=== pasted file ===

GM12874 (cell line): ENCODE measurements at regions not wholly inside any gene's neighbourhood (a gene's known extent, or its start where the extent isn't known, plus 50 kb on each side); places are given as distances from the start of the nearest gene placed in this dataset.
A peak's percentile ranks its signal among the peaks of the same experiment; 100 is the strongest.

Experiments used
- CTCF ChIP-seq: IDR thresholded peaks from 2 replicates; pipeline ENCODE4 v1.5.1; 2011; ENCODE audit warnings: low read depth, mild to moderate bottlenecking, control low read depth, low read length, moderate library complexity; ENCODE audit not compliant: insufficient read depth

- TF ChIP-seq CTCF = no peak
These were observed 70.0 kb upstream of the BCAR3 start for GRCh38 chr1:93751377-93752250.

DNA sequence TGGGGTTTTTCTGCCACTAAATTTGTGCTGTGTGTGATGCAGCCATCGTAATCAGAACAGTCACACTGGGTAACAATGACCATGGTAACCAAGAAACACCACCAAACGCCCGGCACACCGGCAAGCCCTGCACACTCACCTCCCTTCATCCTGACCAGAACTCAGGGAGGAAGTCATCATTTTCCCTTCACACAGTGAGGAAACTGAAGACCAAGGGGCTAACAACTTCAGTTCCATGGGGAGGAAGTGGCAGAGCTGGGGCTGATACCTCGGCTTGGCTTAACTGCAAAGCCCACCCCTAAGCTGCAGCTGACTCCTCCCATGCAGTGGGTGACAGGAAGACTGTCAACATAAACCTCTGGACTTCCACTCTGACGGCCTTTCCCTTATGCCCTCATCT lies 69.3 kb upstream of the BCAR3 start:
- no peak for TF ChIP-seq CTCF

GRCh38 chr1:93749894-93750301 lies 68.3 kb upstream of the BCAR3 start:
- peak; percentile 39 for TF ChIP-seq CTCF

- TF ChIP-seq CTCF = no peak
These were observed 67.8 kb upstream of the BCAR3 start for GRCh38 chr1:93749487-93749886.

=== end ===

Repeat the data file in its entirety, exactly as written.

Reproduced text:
GM12874 (cell line): ENCODE measurements at regions not wholly inside any gene's neighbourhood (a gene's known extent, or its start where the extent isn't known, plus 50 kb on each side); places are given as distances from the start of the nearest gene placed in this dataset.
A peak's percentile ranks its signal among the peaks of the same experiment; 100 is the strongest.

Experiments used
- CTCF ChIP-seq: IDR thresholded peaks from 2 replicates; pipeline ENCODE4 v1.5.1; 2011; ENCODE audit warnings: low read depth, mild to moderate bottlenecking, control low read depth, low read length, moderate library complexity; ENCODE audit not compliant: insufficient read depth

- TF ChIP-seq CTCF = no peak
These were observed 70.0 kb upstream of the BCAR3 start for GRCh38 chr1:93751377-93752250.

DNA sequence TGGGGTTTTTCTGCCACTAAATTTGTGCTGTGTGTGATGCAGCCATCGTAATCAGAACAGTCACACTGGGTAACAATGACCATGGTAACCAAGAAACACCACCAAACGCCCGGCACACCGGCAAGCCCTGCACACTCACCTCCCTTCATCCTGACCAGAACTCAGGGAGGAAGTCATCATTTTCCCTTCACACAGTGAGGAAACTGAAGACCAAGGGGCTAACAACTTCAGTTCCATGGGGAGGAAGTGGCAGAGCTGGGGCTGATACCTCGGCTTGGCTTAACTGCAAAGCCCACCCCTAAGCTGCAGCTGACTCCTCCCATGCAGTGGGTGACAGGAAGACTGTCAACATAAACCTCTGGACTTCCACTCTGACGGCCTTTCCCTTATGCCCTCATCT lies 69.3 kb upstream of the BCAR3 start:
- no peak for TF ChIP-seq CTCF

GRCh38 chr1:93749894-93750301 lies 68.3 kb upstream of the BCAR3 start:
- peak; percentile 39 for TF ChIP-seq CTCF

- TF ChIP-seq CTCF = no peak
These were observed 67.8 kb upstream of the BCAR3 start for GRCh38 chr1:93749487-93749886.